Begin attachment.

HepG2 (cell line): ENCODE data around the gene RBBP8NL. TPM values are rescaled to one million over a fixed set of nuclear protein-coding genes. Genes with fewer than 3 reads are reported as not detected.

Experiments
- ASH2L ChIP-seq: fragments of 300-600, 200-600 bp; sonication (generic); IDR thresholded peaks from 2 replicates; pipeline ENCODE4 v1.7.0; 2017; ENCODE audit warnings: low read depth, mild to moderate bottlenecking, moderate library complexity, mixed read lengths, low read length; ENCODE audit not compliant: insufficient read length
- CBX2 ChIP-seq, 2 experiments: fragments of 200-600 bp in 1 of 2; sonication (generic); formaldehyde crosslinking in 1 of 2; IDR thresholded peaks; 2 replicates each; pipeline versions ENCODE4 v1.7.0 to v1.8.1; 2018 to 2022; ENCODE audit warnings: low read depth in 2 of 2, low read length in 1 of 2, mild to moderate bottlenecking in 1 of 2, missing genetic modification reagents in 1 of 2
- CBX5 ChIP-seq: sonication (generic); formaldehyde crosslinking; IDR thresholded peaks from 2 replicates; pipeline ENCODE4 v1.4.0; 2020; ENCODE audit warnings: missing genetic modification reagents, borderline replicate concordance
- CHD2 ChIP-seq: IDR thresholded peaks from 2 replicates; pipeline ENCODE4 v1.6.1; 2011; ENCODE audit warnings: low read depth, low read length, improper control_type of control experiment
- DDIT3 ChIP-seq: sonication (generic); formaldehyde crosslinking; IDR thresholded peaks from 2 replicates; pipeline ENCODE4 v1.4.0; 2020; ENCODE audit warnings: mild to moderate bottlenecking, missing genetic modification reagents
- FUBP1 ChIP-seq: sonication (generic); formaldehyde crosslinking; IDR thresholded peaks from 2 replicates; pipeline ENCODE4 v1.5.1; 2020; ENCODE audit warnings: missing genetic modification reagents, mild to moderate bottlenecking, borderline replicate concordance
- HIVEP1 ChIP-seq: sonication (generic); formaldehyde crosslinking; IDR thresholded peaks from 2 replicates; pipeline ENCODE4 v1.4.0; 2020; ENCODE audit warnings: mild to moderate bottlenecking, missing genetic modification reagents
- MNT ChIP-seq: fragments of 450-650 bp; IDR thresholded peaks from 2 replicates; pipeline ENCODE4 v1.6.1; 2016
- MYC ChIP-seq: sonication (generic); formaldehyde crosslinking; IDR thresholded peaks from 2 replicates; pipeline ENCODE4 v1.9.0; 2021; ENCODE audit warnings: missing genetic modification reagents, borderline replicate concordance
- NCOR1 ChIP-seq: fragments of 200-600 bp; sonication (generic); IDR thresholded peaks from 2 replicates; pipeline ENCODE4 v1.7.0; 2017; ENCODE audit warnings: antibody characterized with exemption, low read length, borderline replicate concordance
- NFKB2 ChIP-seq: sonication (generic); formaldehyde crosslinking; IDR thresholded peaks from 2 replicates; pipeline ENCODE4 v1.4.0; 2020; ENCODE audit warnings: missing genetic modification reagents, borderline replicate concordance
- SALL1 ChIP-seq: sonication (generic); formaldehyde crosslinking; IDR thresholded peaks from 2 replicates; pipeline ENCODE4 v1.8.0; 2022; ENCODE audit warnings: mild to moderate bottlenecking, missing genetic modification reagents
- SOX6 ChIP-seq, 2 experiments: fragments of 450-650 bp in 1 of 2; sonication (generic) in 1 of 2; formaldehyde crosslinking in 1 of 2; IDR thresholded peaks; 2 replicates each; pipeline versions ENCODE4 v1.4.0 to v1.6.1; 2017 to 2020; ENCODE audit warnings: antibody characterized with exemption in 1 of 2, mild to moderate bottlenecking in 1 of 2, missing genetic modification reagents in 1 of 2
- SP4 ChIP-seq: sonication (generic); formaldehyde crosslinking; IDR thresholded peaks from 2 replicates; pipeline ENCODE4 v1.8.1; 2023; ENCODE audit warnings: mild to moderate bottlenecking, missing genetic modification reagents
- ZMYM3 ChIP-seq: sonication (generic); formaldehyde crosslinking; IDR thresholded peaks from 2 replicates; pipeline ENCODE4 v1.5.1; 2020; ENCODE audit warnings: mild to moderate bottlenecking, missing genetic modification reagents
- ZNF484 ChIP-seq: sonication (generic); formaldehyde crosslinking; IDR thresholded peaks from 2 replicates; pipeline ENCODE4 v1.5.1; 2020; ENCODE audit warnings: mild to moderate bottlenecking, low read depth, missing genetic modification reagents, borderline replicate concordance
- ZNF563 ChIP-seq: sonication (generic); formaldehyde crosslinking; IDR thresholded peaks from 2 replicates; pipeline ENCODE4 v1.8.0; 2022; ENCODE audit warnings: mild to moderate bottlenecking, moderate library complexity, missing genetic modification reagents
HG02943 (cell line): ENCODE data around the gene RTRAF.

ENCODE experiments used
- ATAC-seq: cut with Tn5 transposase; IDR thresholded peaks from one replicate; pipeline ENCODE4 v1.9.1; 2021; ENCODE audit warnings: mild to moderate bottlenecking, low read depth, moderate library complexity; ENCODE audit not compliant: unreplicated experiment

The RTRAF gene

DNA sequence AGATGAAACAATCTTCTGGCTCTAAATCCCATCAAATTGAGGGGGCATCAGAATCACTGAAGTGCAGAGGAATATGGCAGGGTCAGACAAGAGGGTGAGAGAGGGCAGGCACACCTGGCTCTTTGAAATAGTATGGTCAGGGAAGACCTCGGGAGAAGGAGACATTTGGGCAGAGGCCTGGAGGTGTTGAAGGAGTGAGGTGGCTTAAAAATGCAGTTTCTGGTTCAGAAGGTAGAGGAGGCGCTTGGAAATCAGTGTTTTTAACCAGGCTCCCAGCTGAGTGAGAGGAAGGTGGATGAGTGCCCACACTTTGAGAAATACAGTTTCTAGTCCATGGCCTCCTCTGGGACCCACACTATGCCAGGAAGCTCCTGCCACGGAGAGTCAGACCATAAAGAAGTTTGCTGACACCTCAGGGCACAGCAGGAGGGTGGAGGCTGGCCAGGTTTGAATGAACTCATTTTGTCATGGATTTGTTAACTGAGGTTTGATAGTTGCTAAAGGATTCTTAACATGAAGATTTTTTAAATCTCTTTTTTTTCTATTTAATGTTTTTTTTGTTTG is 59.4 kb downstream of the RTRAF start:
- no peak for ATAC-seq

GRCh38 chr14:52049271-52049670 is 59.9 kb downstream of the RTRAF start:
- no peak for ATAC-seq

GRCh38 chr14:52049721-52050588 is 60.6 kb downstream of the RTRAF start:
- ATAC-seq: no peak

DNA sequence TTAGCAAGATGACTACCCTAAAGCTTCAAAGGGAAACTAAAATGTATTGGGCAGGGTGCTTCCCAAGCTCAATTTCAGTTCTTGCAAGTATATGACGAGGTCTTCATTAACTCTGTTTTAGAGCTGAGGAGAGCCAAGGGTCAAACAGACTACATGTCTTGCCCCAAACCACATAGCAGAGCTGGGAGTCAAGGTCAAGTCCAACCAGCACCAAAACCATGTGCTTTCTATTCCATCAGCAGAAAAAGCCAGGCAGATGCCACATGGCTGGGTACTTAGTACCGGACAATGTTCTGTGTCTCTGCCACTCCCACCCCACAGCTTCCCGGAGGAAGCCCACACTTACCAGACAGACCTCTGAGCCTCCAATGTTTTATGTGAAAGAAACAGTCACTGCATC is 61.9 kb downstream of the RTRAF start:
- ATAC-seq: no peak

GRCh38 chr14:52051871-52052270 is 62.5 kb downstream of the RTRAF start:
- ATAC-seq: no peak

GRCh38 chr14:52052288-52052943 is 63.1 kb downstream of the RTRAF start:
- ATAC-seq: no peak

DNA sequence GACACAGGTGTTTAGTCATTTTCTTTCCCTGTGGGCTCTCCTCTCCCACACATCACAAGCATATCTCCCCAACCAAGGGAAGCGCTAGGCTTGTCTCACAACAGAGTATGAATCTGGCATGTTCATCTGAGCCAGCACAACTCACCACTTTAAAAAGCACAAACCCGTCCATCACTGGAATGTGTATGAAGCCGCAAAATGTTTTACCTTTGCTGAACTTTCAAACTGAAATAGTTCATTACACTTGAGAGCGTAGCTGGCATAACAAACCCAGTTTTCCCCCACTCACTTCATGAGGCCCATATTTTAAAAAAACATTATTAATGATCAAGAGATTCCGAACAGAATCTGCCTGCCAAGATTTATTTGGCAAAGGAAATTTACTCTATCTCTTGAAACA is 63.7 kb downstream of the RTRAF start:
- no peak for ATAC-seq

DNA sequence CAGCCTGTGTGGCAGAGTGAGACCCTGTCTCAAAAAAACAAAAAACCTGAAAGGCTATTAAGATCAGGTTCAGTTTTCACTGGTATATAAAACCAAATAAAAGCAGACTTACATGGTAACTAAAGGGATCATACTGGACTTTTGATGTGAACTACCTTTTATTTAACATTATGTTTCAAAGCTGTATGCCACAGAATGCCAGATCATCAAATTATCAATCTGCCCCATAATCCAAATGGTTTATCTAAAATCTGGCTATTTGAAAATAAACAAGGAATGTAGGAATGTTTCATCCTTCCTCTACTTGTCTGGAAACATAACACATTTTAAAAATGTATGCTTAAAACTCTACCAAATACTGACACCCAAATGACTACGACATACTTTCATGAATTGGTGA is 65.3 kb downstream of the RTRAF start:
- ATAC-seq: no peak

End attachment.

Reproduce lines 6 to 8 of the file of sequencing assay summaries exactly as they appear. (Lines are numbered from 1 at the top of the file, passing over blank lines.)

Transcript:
- CHD2 ChIP-seq: IDR thresholded peaks from 2 replicates; pipeline ENCODE4 v1.6.1; 2011; ENCODE audit warnings: low read depth, low read length, improper control_type of control experiment
- DDIT3 ChIP-seq: sonication (generic); formaldehyde crosslinking; IDR thresholded peaks from 2 replicates; pipeline ENCODE4 v1.4.0; 2020; ENCODE audit warnings: mild to moderate bottlenecking, missing genetic modification reagents
- FUBP1 ChIP-seq: sonication (generic); formaldehyde crosslinking; IDR thresholded peaks from 2 replicates; pipeline ENCODE4 v1.5.1; 2020; ENCODE audit warnings: missing genetic modification reagents, mild to moderate bottlenecking, borderline replicate concordance